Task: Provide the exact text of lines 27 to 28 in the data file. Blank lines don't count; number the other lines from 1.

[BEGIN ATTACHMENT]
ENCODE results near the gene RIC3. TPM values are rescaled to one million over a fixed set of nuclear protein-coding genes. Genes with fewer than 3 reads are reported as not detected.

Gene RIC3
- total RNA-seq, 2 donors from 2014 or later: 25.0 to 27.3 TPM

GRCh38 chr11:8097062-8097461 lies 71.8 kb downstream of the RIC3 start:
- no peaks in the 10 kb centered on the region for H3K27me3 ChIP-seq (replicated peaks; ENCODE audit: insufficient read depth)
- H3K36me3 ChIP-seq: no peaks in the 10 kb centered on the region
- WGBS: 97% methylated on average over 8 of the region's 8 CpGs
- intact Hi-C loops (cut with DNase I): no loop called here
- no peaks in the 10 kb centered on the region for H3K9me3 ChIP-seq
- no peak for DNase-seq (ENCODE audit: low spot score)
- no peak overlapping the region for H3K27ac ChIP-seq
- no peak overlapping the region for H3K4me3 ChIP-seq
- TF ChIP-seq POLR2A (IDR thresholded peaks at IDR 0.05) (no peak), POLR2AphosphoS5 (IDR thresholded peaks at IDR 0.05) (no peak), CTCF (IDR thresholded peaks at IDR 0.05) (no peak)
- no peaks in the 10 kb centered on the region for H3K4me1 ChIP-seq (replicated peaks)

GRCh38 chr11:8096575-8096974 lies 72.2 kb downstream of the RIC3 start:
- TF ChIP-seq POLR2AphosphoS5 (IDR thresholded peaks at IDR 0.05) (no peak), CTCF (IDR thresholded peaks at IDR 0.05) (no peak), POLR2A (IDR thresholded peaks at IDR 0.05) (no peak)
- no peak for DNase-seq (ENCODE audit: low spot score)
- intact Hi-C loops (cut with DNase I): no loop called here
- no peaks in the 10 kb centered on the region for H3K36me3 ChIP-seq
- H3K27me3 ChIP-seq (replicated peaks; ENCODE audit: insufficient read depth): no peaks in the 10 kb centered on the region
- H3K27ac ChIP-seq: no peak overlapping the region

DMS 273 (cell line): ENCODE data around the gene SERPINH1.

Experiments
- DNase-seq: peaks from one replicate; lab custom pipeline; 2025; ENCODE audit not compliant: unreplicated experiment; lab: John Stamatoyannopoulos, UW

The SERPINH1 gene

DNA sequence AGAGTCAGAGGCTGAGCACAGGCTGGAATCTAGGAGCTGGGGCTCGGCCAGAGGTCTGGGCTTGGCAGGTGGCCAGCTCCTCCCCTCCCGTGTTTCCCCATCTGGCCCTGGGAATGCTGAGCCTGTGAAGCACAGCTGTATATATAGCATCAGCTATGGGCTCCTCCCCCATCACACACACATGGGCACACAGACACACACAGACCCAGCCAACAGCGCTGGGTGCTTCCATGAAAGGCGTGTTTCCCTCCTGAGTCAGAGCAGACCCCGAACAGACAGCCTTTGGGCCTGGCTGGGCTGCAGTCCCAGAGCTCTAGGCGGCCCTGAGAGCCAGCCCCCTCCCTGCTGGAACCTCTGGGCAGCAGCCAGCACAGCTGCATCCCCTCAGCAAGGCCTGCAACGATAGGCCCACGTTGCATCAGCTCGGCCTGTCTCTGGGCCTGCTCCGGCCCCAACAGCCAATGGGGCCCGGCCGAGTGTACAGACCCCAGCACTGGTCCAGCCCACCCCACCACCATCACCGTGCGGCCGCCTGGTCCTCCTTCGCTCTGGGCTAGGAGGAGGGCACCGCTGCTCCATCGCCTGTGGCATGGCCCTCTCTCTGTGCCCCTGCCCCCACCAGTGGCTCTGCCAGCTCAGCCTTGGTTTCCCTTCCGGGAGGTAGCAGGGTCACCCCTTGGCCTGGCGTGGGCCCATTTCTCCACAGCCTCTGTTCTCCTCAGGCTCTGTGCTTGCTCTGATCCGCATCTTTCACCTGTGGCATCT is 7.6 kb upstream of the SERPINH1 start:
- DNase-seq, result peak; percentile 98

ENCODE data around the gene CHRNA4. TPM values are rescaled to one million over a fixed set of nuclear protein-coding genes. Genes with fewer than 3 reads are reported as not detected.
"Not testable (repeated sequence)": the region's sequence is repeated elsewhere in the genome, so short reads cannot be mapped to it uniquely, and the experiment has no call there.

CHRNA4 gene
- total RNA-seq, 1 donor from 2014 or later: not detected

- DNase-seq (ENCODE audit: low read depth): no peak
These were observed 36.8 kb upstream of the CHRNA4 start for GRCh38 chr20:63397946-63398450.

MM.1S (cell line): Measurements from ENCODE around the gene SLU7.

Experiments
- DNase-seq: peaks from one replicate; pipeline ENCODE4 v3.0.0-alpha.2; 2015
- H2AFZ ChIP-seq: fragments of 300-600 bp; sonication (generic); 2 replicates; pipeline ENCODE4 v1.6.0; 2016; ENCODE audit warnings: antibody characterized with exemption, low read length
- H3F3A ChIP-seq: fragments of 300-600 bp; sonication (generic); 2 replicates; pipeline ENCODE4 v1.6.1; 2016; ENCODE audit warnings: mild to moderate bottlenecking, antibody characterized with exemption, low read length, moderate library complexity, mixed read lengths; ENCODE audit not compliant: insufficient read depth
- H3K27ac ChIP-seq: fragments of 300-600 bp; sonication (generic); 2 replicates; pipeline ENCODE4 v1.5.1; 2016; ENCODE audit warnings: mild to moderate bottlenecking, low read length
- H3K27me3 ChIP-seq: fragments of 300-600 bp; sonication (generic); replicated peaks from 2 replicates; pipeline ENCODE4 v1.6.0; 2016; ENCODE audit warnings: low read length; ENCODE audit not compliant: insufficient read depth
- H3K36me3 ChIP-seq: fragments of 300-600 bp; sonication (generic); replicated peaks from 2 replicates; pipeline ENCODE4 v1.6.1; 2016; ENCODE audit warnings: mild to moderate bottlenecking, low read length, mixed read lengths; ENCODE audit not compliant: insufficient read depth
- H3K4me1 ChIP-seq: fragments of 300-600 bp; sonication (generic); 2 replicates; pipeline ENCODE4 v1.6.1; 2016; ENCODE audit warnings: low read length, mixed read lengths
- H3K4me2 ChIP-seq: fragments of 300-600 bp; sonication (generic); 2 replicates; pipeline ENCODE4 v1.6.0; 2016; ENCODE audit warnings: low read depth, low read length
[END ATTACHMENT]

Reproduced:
- DNase-seq, result peak; percentile 98

ENCODE data around the gene CHRNA4. TPM values are rescaled to one million over a fixed set of nuclear protein-coding genes. Genes with fewer than 3 reads are reported as not detected.